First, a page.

It is fair to say that The Railway Prince Hotel had us hooked and licking lips with simply its first three tracks; songs which no matter what was to follow ensured our full recommendation was lining up. Midi Midinette starts things off, its summery flames of brass and energetic bounce instantly burrowing deep as too the rising union of harmonic vocal lures. Soulful and whimsical in all the right ways, the song provides a joyous stroll which hips and vocal chords just could not resist, both soon manipulated to matching effort by the following pair of Passing Observations and We Couldn’t Dance To Billy Joel.

From its opening bait of bass, the first of the pair had the body swinging; its temptation instantly escalated by the vocal collaboration of Mears and band around Tollefson‘s lone and as potent lines. The guitars of Chris Munford and Corianton Hale again almost tease as they melodically entice but it is Mear’s melodic cries which made for the greatest seduction in a song and particularly chorus which made for increasingly mischievous aural manna. Its successor with its jovial jangle and frisky rhythms allowed for no relaxation of feet and body swerves, its flirtatious vocals and melodies a pleasing mix of comforting warmth and playful unpredictability.

Goldie And The Gingerbreads is next up sharing another bassline which just hooked the appetite. From there the skittish beats and coy but bold melodic clang of guitar escalated its hold on ears while harmonies suggest the echoing lures of bands such as The Shangri-Las and The Crystals make a natural pleasure for the band itself.

We could not say that either Has Your Boyfriend Lost His Flavor On The Bedpost Overnight? or Beginners At Best quite sparked the same unreserved reactions of their predecessors but both with their particular creative essences and enterprise left us bouncing along with a wholly satisfied smile while It’s Not Explained, It’s Delaware with its reserved country twang brought its own healthy amount of and easy to take pleasure.

The brief electro pop saunter of Lost Our Friends To Heavy Metal was another which took longer to take too even if hips unapologetically defied that sloth like appreciation while Hearts At The Sound straight after ignited another round of eager bouncing with its rowdier pop ‘n’ roll before The Cat’s Miaow In A Spacesuit had us hooked with its bass swing alone, closing the trap with vocal and melody erudition. The latter pair emerged to test the opening threesome for best song honours, a choice never settled on even through numerous listens.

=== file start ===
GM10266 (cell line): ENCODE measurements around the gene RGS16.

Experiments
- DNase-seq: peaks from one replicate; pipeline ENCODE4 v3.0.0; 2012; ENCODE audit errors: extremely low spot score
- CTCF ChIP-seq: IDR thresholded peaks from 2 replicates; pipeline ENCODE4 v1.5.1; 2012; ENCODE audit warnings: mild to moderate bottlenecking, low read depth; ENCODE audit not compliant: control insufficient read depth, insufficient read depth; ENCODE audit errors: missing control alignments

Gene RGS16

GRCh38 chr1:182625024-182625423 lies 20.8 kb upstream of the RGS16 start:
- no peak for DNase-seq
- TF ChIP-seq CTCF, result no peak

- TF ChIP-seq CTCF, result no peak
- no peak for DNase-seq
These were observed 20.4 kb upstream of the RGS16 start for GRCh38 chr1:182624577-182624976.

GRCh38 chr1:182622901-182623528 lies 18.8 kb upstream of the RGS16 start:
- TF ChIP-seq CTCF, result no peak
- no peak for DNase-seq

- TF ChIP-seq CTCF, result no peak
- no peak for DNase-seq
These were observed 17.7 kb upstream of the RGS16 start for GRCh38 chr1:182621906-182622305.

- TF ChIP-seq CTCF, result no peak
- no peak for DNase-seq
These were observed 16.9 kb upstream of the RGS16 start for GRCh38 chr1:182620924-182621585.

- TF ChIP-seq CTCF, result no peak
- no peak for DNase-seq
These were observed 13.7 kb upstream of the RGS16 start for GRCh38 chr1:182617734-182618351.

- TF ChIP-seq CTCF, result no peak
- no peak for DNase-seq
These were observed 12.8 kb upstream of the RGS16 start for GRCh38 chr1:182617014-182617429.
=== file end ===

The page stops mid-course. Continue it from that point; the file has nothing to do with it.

The album closes out with firstly its title track, a spirited influential proposal lying somewhere between old school pop punk/power pop and brass flamed indie rock and lastly the carefree pop rock stroll of Vacaville. Each leaves a greed for more behind with the final treat another vying for the album’s finest moment.

We can only feel we have missed out on years of enjoyment listening to Tullycraft but as we feel sure so many more newcomers will do, we are making up for it with The Railway Prince Hotel, one of the year’s early and real pleasures.

 The Railway Prince Hotel is out now @ https://tullycraft.bandcamp.com/album/the-railway-prince-hotel and available on vinyl via HHBTM Records.

https://tullycraft.com/   https://www.facebook.com/TullycraftBand

 Pete RingMaster 12/02/2019

Copyright RingMaster: MyFreeCopyright

AM Taxi – Shiver by Me

As much as craft and imagination guides our choice of musical pleasures and favourites it is instinct and organic connections which truly steer reactions and loves, both fully behind our swift and unconditional ardour for Shiver by Me. Not that the creative invention and agility of AM Taxi and their release falls short, it all going to make for one rousing slab of punk ‘n’ roll, but quite simply it is an album which just knows what our personal wants and pleasures are and feed all with tenacity.